Every organization that gains customers is in a position to lose customers. For the sports organization, it’s the lost account holder. For the healthcare provider, it’s the member who enrolls with the competitor at the end of the year. The retailer, the software provider, the financial services firm – lost customers occur, typically with clear financial repercussions. Even with local government, it’s the customer moving elsewhere, the customer circumventing the system, the resident griping and complaining. Maybe that loss is loss of support, but it is still a loss.
So, if you’re smart enough or lucky enough to get a chance to identify the reason for the loss, maybe there’s a chance you win them back. Or at least there’s a good chance that you can put some improvement in place to mitigate similar losses in the future.
If you’re formulating a survey or talking with the customer, create some structure around how you ask about exit reasons. Use this framework as a starting point: Think about Product, People, Process, Policy, and the Place. You’re trying to get a holistic view of the customer experience in those controllable categories of exit reasons.
For Product or Service, what about the product could have been improved? What could have been done so it stood out a little more relative to the competition?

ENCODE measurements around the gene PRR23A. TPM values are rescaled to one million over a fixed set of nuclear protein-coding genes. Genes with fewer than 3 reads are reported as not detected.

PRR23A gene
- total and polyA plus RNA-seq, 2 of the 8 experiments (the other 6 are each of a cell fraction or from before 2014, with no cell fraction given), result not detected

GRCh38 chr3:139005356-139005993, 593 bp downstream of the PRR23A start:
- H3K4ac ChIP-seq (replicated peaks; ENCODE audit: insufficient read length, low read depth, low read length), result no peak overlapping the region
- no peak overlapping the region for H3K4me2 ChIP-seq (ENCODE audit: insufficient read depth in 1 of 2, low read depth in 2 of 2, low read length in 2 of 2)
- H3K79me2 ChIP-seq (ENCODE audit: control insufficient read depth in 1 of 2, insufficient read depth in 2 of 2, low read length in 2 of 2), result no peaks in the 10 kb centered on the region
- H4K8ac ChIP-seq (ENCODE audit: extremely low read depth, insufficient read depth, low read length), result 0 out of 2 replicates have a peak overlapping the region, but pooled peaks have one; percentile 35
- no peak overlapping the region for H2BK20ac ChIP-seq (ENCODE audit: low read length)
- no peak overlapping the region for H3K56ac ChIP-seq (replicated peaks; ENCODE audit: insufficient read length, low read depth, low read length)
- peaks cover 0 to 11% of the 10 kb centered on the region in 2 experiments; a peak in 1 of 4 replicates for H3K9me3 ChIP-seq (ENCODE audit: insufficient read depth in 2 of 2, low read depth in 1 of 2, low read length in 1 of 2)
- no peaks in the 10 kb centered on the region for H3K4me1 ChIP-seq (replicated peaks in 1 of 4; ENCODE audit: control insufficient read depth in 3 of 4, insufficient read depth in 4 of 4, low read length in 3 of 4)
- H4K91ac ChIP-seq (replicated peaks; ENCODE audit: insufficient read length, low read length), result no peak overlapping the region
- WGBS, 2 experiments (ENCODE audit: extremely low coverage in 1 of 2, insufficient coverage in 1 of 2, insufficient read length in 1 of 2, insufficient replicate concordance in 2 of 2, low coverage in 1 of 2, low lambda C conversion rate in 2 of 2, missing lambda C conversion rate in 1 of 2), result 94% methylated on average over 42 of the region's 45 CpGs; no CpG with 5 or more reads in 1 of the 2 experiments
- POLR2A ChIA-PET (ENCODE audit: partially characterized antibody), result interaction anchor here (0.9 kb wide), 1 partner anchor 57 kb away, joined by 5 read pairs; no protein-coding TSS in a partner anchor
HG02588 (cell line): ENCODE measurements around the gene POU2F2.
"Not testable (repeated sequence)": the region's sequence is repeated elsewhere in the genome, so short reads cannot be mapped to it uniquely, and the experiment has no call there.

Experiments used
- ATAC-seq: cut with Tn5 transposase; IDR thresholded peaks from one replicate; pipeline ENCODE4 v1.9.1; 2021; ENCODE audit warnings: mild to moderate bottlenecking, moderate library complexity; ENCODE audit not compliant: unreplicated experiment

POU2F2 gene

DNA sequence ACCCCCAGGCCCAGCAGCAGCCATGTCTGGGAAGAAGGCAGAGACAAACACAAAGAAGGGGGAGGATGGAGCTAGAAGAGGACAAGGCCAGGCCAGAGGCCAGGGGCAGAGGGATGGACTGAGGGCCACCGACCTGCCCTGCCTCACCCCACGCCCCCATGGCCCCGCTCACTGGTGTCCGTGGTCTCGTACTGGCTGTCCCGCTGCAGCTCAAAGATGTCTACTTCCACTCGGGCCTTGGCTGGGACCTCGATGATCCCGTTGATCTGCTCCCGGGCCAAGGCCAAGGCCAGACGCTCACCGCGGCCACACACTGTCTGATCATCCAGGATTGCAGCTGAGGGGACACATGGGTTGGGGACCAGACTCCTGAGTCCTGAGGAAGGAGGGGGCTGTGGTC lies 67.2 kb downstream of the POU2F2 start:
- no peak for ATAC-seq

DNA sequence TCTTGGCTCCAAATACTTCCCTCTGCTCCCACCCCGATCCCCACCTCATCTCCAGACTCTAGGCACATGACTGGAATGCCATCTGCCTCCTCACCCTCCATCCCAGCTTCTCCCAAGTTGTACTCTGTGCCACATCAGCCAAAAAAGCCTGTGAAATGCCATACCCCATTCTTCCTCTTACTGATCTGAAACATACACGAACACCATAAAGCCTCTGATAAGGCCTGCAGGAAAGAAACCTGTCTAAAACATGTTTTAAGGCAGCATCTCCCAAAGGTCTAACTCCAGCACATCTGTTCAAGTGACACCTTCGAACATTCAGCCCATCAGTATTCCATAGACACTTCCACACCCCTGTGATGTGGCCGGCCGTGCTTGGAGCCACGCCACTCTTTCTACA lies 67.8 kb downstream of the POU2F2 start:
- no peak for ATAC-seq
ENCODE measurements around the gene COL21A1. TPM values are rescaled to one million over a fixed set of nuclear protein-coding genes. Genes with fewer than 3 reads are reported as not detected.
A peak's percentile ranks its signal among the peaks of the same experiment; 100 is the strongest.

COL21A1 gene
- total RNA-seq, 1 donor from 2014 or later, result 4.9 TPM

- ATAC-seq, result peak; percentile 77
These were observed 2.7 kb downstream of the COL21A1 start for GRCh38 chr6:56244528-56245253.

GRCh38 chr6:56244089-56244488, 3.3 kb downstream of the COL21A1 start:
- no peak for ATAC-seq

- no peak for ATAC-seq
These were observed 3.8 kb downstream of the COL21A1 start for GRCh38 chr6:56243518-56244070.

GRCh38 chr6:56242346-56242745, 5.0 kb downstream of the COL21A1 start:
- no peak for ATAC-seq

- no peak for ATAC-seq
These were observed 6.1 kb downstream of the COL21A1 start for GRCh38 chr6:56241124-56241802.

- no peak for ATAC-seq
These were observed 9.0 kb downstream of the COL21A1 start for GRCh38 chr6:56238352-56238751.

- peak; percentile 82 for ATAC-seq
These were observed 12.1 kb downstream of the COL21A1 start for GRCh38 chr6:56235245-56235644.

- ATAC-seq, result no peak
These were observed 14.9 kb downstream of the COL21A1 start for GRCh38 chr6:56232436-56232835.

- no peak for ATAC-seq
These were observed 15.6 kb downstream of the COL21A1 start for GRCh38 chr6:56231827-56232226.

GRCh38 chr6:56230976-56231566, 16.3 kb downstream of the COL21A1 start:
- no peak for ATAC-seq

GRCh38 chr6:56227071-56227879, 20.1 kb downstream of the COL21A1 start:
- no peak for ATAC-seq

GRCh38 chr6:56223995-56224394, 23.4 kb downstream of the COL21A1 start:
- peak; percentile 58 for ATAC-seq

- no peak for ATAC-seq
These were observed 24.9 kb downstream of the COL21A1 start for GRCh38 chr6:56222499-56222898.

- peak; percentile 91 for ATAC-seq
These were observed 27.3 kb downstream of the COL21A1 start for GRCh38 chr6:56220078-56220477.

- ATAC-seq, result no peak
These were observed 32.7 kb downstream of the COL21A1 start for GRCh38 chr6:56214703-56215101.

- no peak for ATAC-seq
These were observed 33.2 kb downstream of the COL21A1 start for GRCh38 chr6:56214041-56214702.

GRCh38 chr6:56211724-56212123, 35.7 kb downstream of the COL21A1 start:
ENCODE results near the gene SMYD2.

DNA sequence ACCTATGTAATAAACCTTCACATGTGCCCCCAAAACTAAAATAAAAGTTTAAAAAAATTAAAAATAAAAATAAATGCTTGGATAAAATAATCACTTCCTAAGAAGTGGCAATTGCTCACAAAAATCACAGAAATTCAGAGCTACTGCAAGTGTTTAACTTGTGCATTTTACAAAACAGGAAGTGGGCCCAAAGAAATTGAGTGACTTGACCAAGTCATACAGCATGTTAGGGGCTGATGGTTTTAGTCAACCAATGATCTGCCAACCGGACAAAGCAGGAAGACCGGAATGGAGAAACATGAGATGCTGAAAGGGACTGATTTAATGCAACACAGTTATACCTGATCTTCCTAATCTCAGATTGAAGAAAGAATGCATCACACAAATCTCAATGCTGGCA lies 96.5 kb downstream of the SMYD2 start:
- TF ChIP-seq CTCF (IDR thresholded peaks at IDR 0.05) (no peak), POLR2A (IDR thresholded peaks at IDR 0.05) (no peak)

For People, think about the organization, the culture, how those communications flow and how those relationships are developed. Ask the customer about the attitude, skills, knowledge of your team. How do they communicate with the customer? And did the company as a whole proactively communicate with the customer – trying to keep the relationship strong?
Regarding Process, how self-evident is the experience? What are the wait times or lead times like for the customer? Is everything as self-evident as possible? Are the terminology and technology and paperwork simple enough and clear enough for any customer to understand and navigate?
Do the Policies restrict the customer experience or enhance it? Are policies conveyed clearly, and are they in the best interests of the customer?
And what about the Place? This could mean the physical facility or the environment that people experience online or with your apps. Is it intuitive and clear and, again, easy to navigate?
There are many reasons why companies lose customers. To win them back, organize your thoughts within this framework.
Consider the Product, the People, the Process, the Policy, and the Place.
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